Organised crime groups based in the UK reportedly generate more money (over £24 million) from selling illegal drugs on the dark web than in any other country in the world.
Knowing this helps us understand how organised crime groups are using the internet to modernise and make money. But it doesn’t help us understand what these groups really look like, in terms of their internal organisation, recruitment and general “business” activity.
In fact, my current research into organised crime in the UK and Europe reveals big gaps in our knowledge. Law enforcement agencies, policymakers and academics have failed to join the dots (or even agree on what those dots are) and achieve a full understanding of organised crime.
Take, for example, the human trafficking network that organised the UK-bound lorry journey that led to the deaths of 39 Vietnamese nationals in 2019. Some arrests have been made, but do we really understand how the groups responsible cooperated to facilitate entry into the UK?
Or consider how the approach to “modern slavery” centres on the condition of the victims (which should not be ignored), but not the organisations which create it.
We know that most of the victims in the UK are minors, often forced to transport and sell drugs on the streets. But who are the people controlling the victims who suffer domestic servitude, forced labour and sexual exploitation? Who operates the brothels and cannabis factories, the car washes and restaurants where modern slavery is put into practice?
Perhaps we need to use another approach – one that is less centred around the moment a crime is committed, and takes a wider view of the membership and organisational structures of the groups behind those crimes.
The Italian way
Some are critical of the Italian law known as “mafia association”, which focuses on the criminal network and its membership as being a crime in itself. They believe its implementation risks sending innocent people to prison, while others think the law is specific to the Italian context and its history.
But Italian police officials could easily argue that, to a certain extent, their approach is working. In January 2020, the Italian Guardia Di Finanza in Reggio Calabria arrested, among others, a bank manager and a doctor on suspicion of being members of a mafia association, the ‘Ndrangheta.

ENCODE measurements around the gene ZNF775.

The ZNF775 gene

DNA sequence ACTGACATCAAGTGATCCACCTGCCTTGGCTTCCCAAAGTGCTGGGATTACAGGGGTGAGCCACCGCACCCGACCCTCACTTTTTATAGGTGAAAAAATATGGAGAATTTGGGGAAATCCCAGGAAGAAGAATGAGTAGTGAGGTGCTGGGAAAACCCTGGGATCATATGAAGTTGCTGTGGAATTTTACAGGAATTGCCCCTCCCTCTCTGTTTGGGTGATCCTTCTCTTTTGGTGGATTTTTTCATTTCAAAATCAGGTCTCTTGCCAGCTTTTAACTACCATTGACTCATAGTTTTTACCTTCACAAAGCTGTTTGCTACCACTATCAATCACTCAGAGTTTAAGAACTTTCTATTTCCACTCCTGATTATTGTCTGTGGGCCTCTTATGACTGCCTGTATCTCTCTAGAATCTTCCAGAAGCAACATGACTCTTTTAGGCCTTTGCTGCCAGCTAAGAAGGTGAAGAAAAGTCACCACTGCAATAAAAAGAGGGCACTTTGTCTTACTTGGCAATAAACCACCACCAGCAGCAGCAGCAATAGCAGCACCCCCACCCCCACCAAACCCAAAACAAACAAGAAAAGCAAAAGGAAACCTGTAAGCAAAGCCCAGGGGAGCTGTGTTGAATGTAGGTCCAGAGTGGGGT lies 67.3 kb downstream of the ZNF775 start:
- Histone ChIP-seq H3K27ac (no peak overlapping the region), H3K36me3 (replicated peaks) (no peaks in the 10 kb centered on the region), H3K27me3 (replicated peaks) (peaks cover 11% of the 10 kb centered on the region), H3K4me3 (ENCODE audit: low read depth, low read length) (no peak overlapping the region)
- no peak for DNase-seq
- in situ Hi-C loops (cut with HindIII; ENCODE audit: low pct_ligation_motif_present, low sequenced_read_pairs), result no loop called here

They were not the “usual suspects” for a mafia. Yet the police’s joined-up approach of looking at all aspects of human behaviour and criminal activities (monitoring meetings, telephone conversations, financial transactions) locally and nationally was able to reveal the extensive power of the criminal network. This investigation highlights how Italian police have the instruments to be able to see the whole network – in particular the side that is hidden within the legal economy, local politics and society.
Again in January 2020, 94 people were arrested on suspicion of having defrauded EU agricultural subsidies. The suspects varied from traditional foot soldiers of the Sicilian mafia to representatives of the local economy and politics. They included a local mayor and an accountant.
This broad and complex approach allows police officers and judges to work in a practical, concrete and cohesive way by looking at the association of the people as a crime. It is the association that seeks to do the harm.
The focus then moves on to the specific wrong doing as a product of a whole group activity – not just the individuals at the lower levels of the chain who do the “dirty work”, like selling drugs on the street. It’s about moving up the chain to intercept the broader supply and importation networks. By looking at the group dynamics, it becomes easier to understand motives and logistics than it is by simply concentrating on standalone crimes.
It is a method which encourages a wider and more informative overview of organised crime. It also acknowledges the intricate nature of how this kind of crime is based both on control of criminal activities and on a “money cycle”.
This is the way organised crime groups seek to simultaneously make money on the streets from illegal activities (drugs, fake goods) and then transfer their profits to the legal economy (businesses, real estate, genuine luxury goods). In other words, following the money becomes central to targeting organised crime groups – and protecting their victims.
This article is republished from The Conversation under a Creative Commons license.